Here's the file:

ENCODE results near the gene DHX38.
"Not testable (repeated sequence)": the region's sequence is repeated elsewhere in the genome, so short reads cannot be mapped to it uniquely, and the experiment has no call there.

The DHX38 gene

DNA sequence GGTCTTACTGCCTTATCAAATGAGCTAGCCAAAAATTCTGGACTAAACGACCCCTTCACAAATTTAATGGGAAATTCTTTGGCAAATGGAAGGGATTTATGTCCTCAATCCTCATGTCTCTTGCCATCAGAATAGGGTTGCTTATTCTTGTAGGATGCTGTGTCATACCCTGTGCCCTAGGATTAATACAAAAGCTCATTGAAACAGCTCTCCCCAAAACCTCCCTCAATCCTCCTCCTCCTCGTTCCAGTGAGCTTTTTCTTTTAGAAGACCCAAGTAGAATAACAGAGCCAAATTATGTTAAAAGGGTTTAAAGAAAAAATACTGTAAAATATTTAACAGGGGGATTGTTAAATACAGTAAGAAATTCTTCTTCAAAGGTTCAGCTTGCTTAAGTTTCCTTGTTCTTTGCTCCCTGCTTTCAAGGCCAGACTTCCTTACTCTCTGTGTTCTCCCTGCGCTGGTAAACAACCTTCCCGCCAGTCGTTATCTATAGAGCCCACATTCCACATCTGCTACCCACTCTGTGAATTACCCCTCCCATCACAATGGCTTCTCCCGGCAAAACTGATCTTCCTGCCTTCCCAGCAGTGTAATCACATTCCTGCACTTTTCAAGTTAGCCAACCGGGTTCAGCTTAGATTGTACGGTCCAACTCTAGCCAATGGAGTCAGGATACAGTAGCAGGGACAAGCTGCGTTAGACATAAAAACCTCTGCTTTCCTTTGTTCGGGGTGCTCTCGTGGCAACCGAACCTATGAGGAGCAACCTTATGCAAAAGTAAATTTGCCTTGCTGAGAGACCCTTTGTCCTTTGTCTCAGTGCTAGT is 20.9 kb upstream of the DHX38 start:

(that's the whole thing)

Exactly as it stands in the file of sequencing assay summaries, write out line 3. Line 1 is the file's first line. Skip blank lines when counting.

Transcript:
The DHX38 gene